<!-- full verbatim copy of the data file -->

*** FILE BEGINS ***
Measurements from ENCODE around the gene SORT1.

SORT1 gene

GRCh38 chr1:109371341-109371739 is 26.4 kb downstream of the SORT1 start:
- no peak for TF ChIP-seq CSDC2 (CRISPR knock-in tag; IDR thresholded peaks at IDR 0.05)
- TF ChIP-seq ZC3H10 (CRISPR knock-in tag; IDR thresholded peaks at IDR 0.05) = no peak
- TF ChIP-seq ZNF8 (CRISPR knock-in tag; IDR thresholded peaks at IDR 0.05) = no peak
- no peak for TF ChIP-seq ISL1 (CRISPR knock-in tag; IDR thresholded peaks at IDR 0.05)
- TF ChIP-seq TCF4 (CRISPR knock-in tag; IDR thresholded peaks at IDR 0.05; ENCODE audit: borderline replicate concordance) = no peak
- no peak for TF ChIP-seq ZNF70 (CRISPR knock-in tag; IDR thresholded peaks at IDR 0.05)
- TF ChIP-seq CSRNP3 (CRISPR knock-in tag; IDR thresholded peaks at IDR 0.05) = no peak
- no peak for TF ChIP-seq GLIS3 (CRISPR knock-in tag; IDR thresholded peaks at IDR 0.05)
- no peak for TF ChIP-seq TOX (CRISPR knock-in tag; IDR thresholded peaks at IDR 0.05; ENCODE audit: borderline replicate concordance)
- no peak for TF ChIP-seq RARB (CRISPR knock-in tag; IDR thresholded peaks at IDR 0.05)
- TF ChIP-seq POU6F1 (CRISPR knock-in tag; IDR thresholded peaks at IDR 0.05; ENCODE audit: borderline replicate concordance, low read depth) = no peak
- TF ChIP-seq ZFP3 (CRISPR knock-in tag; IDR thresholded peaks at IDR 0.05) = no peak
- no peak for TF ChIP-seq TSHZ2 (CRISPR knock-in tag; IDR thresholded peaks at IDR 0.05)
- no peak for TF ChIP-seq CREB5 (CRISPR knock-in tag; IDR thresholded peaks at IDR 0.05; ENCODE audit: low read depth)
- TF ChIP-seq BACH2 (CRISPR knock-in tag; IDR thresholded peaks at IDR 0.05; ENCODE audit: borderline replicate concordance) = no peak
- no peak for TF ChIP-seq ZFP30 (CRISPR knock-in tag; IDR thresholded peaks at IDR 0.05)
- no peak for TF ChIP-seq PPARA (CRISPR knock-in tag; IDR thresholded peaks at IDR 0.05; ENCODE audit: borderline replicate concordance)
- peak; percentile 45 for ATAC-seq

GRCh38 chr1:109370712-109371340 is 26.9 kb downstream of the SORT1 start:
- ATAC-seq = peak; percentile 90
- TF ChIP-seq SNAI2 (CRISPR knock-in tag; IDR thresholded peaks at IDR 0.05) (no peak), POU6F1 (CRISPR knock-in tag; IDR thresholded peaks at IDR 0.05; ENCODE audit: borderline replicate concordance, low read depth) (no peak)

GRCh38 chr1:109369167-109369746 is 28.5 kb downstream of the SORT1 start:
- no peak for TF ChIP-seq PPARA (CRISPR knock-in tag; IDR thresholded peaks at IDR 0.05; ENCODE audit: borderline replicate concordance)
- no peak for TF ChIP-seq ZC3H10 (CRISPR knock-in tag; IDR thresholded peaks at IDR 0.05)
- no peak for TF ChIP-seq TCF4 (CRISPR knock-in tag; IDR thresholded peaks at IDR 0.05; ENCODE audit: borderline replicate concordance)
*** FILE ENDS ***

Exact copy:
Measurements from ENCODE around the gene SORT1.

SORT1 gene

GRCh38 chr1:109371341-109371739 is 26.4 kb downstream of the SORT1 start:
- no peak for TF ChIP-seq CSDC2 (CRISPR knock-in tag; IDR thresholded peaks at IDR 0.05)
- TF ChIP-seq ZC3H10 (CRISPR knock-in tag; IDR thresholded peaks at IDR 0.05) = no peak
- TF ChIP-seq ZNF8 (CRISPR knock-in tag; IDR thresholded peaks at IDR 0.05) = no peak
- no peak for TF ChIP-seq ISL1 (CRISPR knock-in tag; IDR thresholded peaks at IDR 0.05)
- TF ChIP-seq TCF4 (CRISPR knock-in tag; IDR thresholded peaks at IDR 0.05; ENCODE audit: borderline replicate concordance) = no peak
- no peak for TF ChIP-seq ZNF70 (CRISPR knock-in tag; IDR thresholded peaks at IDR 0.05)
- TF ChIP-seq CSRNP3 (CRISPR knock-in tag; IDR thresholded peaks at IDR 0.05) = no peak
- no peak for TF ChIP-seq GLIS3 (CRISPR knock-in tag; IDR thresholded peaks at IDR 0.05)
- no peak for TF ChIP-seq TOX (CRISPR knock-in tag; IDR thresholded peaks at IDR 0.05; ENCODE audit: borderline replicate concordance)
- no peak for TF ChIP-seq RARB (CRISPR knock-in tag; IDR thresholded peaks at IDR 0.05)
- TF ChIP-seq POU6F1 (CRISPR knock-in tag; IDR thresholded peaks at IDR 0.05; ENCODE audit: borderline replicate concordance, low read depth) = no peak
- TF ChIP-seq ZFP3 (CRISPR knock-in tag; IDR thresholded peaks at IDR 0.05) = no peak
- no peak for TF ChIP-seq TSHZ2 (CRISPR knock-in tag; IDR thresholded peaks at IDR 0.05)
- no peak for TF ChIP-seq CREB5 (CRISPR knock-in tag; IDR thresholded peaks at IDR 0.05; ENCODE audit: low read depth)
- TF ChIP-seq BACH2 (CRISPR knock-in tag; IDR thresholded peaks at IDR 0.05; ENCODE audit: borderline replicate concordance) = no peak
- no peak for TF ChIP-seq ZFP30 (CRISPR knock-in tag; IDR thresholded peaks at IDR 0.05)
- no peak for TF ChIP-seq PPARA (CRISPR knock-in tag; IDR thresholded peaks at IDR 0.05; ENCODE audit: borderline replicate concordance)
- peak; percentile 45 for ATAC-seq

GRCh38 chr1:109370712-109371340 is 26.9 kb downstream of the SORT1 start:
- ATAC-seq = peak; percentile 90
- TF ChIP-seq SNAI2 (CRISPR knock-in tag; IDR thresholded peaks at IDR 0.05) (no peak), POU6F1 (CRISPR knock-in tag; IDR thresholded peaks at IDR 0.05; ENCODE audit: borderline replicate concordance, low read depth) (no peak)

GRCh38 chr1:109369167-109369746 is 28.5 kb downstream of the SORT1 start:
- no peak for TF ChIP-seq PPARA (CRISPR knock-in tag; IDR thresholded peaks at IDR 0.05; ENCODE audit: borderline replicate concordance)
- no peak for TF ChIP-seq ZC3H10 (CRISPR knock-in tag; IDR thresholded peaks at IDR 0.05)
- no peak for TF ChIP-seq TCF4 (CRISPR knock-in tag; IDR thresholded peaks at IDR 0.05; ENCODE audit: borderline replicate concordance)